Waterfall Wednesday: Sweedler Preserve
If you’ve been following my blog for a while, you may remember me previously mentioning Sweedler Preserve and my little mishap with reading the map (reread here). I’ve been reading up on the waterfall and the trails in this preserve and there are many young, experienced hikers that have commented on how steep and strenuous the upper parts of the trail are. I guess that makes me feel a little better. Next time I visit I will plan to park at the bottom area like recommended.
Sweedler Preserve is located on the edge of Ithaca, New York along Lick Brook. There are three different preserved sections along Lick Brook – Sweedler Preserve, Thayer Preserve, and Lick Brook Natural Area – with two miles of trails that cross throughout. There also is a trail to Buttermilk Falls State Park which is just nearby. I think this shaded relief map (below) is so cool. It shows the different gorges in Ithaca and how they empty into Cayuga Lake.
- Fall Creek – Ithaca Falls, Forest Falls, Foaming Falls, Rocky Falls, Lower & Upper Triphammer Falls;
- Cascadilla Falls – Stewart Falls and Giant’s Staircase;
- Six Mile Creek – Van Natta Falls and Businessman’s Lunch Falls;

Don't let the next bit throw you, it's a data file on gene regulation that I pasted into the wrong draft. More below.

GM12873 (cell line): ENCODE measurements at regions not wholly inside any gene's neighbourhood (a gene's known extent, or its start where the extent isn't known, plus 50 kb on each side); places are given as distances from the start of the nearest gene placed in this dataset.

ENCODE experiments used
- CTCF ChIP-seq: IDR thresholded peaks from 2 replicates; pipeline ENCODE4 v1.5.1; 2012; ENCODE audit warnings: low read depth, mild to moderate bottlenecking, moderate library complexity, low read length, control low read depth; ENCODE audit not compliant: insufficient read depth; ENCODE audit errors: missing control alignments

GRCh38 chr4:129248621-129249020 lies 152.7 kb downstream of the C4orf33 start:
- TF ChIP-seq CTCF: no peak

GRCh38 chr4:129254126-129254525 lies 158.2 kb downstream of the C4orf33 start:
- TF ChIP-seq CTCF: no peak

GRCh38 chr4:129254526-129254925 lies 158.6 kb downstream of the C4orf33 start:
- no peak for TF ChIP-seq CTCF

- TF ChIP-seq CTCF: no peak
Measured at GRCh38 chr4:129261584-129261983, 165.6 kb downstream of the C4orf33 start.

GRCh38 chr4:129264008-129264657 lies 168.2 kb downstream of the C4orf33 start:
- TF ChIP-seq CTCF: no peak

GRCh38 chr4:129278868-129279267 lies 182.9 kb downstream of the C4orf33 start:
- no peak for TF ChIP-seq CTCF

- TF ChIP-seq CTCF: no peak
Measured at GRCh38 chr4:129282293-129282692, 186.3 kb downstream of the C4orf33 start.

- Buttermilk Creek – Buttermilk Falls State Park (to come soon);
- Lick Brook – Sweedler Preserve Lower Falls.
- On the other side of the lake, Enfield Creek – Enfield Falls and Lucifer Falls.
- Coy Glen? I haven’t heard of this one before but it’s likely that there’s a waterfall there too. I’ll have to look into it more.
Lick Brook has three major waterfalls. Sweedler Preserve Lower Falls is the easiest of the three to view and can be found along the bottom portion of the white-blazed trail. The waterfall is 47 feet high with an additional 8 feet of cascades just below. If the water is low enough, you can walk right up close to the waterfall.
Sweedler Preserve was previously known as Lost Gorge. After the Revolutionary War, the land was cleared for timber and agriculture. Eventually the farms were abandoned and the land began to recover and regrow into forest. In the 1970’s Moss Sweedler, a mathematician and Cornell professor, purchased the Lost Gorge. In 1993, the Finger Lakes Land Trust purchased 128 acres of land from the Sweedlers to protect it from encroaching development projects. This is when Sweedler Preserve at Lick Brook was created.
Painting Sweedler Preserve
My favorite part about this waterfall in Sweedler Preserve is how green the vegetation is that grows along the sides and how the greens seemed to glow in the evening sunlight. The logs in front of the lower cascades were interesting to me so I made to sure to include those in the painting also. The waterfall was just a couple small trickles when I visited in rainy June last year so I imagine it may be one of the ones that doesn’t have much water during the summer months.
I know I’ve said this before, but I really enjoy how unique each waterfall is. (I also like how I usually can identify the correct waterfall from a random picture due to the time that I’ve studied each during the 50 New York Waterfalls project.)
Have you visited Sweedler Preserve before?
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